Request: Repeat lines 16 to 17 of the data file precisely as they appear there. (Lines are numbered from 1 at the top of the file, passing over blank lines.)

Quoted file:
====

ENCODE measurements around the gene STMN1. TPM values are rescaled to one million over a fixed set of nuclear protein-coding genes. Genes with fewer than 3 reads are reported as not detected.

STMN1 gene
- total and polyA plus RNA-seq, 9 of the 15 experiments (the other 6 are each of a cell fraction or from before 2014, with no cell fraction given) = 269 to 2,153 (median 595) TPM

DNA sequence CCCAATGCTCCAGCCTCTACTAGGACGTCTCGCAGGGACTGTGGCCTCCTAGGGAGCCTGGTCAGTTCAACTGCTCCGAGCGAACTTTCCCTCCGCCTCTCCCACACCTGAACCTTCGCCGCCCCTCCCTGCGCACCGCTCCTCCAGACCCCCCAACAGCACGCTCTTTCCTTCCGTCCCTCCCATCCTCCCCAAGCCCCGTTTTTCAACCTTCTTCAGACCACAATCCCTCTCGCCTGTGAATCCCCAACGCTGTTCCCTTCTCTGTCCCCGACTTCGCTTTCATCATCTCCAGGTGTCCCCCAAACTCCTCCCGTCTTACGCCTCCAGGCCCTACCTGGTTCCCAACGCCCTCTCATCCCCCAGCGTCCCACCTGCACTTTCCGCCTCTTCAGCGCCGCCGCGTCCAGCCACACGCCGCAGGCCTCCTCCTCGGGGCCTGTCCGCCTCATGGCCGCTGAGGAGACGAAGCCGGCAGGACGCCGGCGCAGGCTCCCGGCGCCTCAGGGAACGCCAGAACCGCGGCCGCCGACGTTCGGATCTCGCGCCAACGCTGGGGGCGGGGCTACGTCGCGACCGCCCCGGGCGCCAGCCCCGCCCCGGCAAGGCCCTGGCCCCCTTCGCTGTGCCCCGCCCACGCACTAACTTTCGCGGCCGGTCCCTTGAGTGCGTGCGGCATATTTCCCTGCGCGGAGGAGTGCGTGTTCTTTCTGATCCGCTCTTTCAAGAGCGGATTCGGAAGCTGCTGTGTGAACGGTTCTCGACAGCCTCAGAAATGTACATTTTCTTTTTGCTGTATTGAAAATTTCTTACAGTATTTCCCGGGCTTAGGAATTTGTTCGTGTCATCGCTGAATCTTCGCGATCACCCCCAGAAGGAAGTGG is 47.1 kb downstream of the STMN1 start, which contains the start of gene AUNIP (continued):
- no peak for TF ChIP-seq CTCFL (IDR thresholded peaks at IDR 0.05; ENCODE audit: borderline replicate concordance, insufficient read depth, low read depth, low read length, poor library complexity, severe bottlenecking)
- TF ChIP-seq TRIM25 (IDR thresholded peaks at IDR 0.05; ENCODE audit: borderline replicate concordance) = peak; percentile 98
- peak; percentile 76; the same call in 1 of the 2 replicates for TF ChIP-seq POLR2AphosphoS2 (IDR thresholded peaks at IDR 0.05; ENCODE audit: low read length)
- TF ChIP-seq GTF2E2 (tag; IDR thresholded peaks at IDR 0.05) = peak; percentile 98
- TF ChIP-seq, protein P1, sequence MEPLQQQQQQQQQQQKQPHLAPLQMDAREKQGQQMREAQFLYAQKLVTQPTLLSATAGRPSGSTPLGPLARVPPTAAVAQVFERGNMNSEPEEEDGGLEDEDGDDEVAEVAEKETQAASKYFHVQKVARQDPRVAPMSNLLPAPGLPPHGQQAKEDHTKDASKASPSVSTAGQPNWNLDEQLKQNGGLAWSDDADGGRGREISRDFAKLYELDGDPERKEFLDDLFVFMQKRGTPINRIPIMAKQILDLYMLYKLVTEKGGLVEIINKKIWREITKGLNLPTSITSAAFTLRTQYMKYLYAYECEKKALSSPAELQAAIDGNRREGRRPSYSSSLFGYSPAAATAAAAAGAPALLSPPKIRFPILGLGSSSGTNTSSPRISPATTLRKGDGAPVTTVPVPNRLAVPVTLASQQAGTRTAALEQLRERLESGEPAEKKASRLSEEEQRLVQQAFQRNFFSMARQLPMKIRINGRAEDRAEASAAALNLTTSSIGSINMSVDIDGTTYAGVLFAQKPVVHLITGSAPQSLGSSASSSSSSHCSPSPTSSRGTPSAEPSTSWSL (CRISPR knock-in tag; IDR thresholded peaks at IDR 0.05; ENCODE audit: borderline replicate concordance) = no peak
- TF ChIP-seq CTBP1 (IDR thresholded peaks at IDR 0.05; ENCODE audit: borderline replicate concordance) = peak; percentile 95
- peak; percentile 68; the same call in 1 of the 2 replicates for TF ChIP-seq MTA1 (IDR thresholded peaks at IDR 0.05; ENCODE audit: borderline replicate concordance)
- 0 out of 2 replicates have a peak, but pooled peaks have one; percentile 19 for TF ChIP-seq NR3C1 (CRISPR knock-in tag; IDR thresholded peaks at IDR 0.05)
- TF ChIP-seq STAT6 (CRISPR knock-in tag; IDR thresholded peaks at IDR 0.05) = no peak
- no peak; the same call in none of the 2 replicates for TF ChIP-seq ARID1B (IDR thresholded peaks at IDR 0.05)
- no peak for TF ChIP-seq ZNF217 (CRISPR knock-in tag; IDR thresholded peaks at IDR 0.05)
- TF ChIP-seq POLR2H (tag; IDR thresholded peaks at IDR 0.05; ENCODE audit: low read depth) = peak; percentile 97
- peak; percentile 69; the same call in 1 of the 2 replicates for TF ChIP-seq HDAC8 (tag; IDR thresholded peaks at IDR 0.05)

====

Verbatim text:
- TF ChIP-seq POLR2H (tag; IDR thresholded peaks at IDR 0.05; ENCODE audit: low read depth) = peak; percentile 97
- peak; percentile 69; the same call in 1 of the 2 replicates for TF ChIP-seq HDAC8 (tag; IDR thresholded peaks at IDR 0.05)